If I were asked to pick which genre of film divides fans the most, my pick would undoubtedly be the horror genre. It is impossible to make one horror film that appeals to every fanatic: some want the blood and gore that directors like Eli Roth bring, while some prefer the psychological, subtle horror of Alfred Hitchcock, and still others that prefer “jumpy” scares like ones found in Halloween, The Descent, The Grudge, or countless others. One person’s masterpiece in horror cinema is another person’s insipid sludge. The same can obviously be said for all film genres, but the cult, vocal fan base of the horror genre sets it apart from, say, western fans, or the RomCom crowd.
James Wan and Leigh Whannell have made a living splitting horror fans with films like Saw, Paranormal Activity, and Dead Silence. There is no doubt, though, that these two are horror veterans, and they bring hype to any film that bears their names. With Insidious, the pair’s latest offering, director James Wan proves that he still has what it takes to scare the living hell out his viewers.
Insidious follows the Lambert family, whom has just moved into a new home. The patriarch, Josh (Patrick Wilson – Angels in America, Hard Candy, Watchmen), works as a schoolteacher, while the matriarch, Renai (Rose Byrne – 28 Weeks Later, Get Him to the Greek, Damages), stays at home and takes care of their three children while working on a music career. As the family settles in to their new house, Dalton (Ty Simpkins – War of the Worlds, Little Children) wanders up to the attic to explore more of the new home. While climbing up a ladder to turn on a light, a rung breaks and Dalton falls to the ground. When he doesn’t wake up the next morning, Josh and Renai take him to the hospital where he is said to be in a coma, but one unlike any they’ve seen before. Things go from bad to worse when Renai starts seeing inexplicable, horrifying things in the house, all of which seem to be stemming from Dalton’s room.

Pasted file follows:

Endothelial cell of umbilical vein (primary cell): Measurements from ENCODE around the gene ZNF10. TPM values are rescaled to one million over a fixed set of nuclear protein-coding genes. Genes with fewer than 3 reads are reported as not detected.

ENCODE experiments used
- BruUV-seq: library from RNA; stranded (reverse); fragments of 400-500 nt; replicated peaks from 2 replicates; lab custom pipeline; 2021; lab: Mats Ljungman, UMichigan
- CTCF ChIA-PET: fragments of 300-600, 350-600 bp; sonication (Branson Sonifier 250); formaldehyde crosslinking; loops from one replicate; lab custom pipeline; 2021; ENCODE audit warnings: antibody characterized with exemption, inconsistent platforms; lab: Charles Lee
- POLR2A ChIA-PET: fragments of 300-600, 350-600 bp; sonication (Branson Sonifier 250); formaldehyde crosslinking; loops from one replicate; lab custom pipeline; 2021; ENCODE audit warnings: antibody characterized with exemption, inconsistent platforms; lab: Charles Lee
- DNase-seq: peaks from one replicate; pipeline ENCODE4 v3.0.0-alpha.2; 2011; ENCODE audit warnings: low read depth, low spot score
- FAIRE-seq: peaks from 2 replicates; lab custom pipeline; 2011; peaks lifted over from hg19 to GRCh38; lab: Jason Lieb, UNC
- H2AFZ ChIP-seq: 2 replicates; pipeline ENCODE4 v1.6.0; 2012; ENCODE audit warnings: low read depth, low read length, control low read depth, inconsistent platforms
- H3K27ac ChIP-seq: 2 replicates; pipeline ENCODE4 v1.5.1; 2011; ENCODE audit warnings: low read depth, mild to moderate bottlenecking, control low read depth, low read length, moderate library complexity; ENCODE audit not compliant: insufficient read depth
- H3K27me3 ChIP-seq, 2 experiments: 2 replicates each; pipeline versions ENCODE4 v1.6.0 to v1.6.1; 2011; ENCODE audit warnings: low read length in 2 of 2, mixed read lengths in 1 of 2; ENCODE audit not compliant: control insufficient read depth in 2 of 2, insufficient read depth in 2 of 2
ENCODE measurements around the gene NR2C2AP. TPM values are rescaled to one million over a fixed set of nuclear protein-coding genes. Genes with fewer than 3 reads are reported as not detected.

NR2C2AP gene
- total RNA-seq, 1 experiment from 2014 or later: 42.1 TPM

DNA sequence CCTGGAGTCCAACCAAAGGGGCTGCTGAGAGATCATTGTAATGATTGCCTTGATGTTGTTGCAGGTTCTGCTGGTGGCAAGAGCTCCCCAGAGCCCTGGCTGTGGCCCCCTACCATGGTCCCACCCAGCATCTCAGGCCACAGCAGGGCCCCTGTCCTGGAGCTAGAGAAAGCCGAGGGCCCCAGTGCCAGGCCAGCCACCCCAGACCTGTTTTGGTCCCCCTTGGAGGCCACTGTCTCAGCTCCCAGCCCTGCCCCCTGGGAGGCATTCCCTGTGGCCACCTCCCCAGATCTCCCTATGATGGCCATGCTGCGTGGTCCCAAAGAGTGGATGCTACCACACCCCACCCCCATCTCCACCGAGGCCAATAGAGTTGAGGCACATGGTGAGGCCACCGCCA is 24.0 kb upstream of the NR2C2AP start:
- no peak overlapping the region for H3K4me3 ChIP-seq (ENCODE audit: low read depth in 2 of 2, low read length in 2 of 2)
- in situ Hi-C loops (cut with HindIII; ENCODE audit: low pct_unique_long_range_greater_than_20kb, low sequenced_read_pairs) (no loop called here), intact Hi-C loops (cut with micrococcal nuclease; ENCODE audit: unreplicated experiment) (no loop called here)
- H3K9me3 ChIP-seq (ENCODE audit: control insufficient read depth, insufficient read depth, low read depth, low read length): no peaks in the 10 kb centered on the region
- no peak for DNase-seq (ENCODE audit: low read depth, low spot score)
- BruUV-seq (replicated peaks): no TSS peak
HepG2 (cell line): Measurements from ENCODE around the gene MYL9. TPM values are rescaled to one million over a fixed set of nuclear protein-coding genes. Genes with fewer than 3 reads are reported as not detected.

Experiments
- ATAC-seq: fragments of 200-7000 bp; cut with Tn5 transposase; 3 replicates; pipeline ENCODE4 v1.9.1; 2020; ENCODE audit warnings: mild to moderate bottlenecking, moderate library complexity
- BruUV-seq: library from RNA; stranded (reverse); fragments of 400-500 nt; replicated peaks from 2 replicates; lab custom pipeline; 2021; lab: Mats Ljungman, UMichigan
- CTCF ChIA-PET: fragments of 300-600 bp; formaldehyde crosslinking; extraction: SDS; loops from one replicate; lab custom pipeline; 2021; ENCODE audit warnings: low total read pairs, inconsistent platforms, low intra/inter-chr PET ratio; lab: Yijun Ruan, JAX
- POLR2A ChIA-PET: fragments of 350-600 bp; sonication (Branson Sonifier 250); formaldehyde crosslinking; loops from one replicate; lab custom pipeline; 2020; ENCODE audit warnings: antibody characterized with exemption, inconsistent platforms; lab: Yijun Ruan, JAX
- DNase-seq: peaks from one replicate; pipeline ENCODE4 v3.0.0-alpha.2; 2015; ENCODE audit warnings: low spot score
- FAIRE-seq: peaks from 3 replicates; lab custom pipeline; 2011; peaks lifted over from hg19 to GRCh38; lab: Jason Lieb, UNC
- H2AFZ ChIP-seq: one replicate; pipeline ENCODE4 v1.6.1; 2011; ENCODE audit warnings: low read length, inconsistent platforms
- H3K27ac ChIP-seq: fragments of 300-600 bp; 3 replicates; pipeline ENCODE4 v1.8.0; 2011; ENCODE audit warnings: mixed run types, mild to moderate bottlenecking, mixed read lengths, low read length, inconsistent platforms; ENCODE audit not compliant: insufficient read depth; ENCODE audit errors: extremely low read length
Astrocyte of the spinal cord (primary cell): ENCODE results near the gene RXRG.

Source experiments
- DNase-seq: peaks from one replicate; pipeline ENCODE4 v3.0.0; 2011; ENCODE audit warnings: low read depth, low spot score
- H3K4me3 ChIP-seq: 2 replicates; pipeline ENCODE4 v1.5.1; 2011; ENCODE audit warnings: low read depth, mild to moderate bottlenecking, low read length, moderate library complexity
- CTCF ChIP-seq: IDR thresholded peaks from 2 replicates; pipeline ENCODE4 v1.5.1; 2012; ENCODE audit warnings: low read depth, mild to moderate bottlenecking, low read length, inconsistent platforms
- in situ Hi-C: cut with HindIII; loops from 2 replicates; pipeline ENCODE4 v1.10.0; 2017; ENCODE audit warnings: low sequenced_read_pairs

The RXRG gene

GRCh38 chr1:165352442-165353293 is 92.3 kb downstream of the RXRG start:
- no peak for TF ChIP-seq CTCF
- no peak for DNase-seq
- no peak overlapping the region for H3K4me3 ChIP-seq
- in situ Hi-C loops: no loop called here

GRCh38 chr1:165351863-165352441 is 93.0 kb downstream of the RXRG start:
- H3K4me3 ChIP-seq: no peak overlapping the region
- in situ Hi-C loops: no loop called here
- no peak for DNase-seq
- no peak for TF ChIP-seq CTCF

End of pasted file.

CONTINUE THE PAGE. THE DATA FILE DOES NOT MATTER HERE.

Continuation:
The story of Insidious starts to unravel and, frankly, becomes dumb by the end of the film, but the scares are good enough that it doesn’t matter. Instead of the typical “jumpy” horror film, where everything scary comes from the darkest part of the shot, Wan expertly manipulates the camera to keep the bad guys coming from virtually every direction. Not knowing when and where the scare will come from builds the tension that a film like Insidious needs, and is enough to keep viewers on his or her toes, or even better, the edge of their seats.
There are moments in the film that, on their own, seem ridiculous for a horror movie; Wan makes these scenes work by relying heavily on the soundtrack. Music has never stood out to me in a Wan film in the past, but Insidious uses its orchestral score beautifully. Whether the soundtrack is highlighting a revelation scene, or helping make a connection to an earlier moment, the music throughout Insidious is effective and evocative.
Patrick Wilson is a brilliant actor, but Insidious is not his best role (though Leigh Whannell is no Tony Kushner). Wilson plays the father figure with ease, and the first half of the film is on par with Wilson’s other roles, but just as the story wavers late in the game, so do the characters. These characters, which the audience has come to like by the halfway point of the film, take a backseat to the inconsequential story that Whannell attempts to weave. Lin Shaye, Barbara Hershey (Black Swan, Hannah and Her Sisters), and Leigh Whannell all play supporting roles, and are three of the most memorable characters in the movie. There is no lack of veteran talent in Insidious, and if the characters were given more weight and dimension, Insidious may have been propelled to another level.
James Wan has grown as a filmmaker, and he proves with Insidious that he is one of the best out there at scaring an audience. Hopefully this growth continues because Insidious isn’t perfect. This is absolutely a horror film that relies on quick scares, but there are images that will remain burned in the viewer’s head long after the movie is over. Insidious is for anyone looking to be scared, but nothing more. If nothing else, Insidious is excellent filler until Scream 4 hits theatres in a couple of weeks.
Branden has been a film fan since he was young, roaming the halls of Blockbuster Video, trying to find the grossest, scariest looking VHS covers to rent and watch alone in the basement. It wasn’t until recently, though, that Branden started seeking out the classics of cinema, and began to develop his true passion for the art form. Branden approaches each film with the unique perspective of having studied the art from the inside, having both a bachelor’s and master’s degree in acting. He has been a film critic since 2010, and has previously written for Inside Pulse Movies, We Love Cult, and Diehard Gamefan. His biggest achievement as a film critic, to date, has been founding Cinefessions and turning it from a personal blog to a true film website, housing hundreds of film and television reviews, and dozens of podcasts.